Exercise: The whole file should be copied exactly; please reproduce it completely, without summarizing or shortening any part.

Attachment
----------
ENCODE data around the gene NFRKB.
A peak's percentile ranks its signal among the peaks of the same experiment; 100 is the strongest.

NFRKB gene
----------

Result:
ENCODE data around the gene NFRKB.
A peak's percentile ranks its signal among the peaks of the same experiment; 100 is the strongest.

NFRKB gene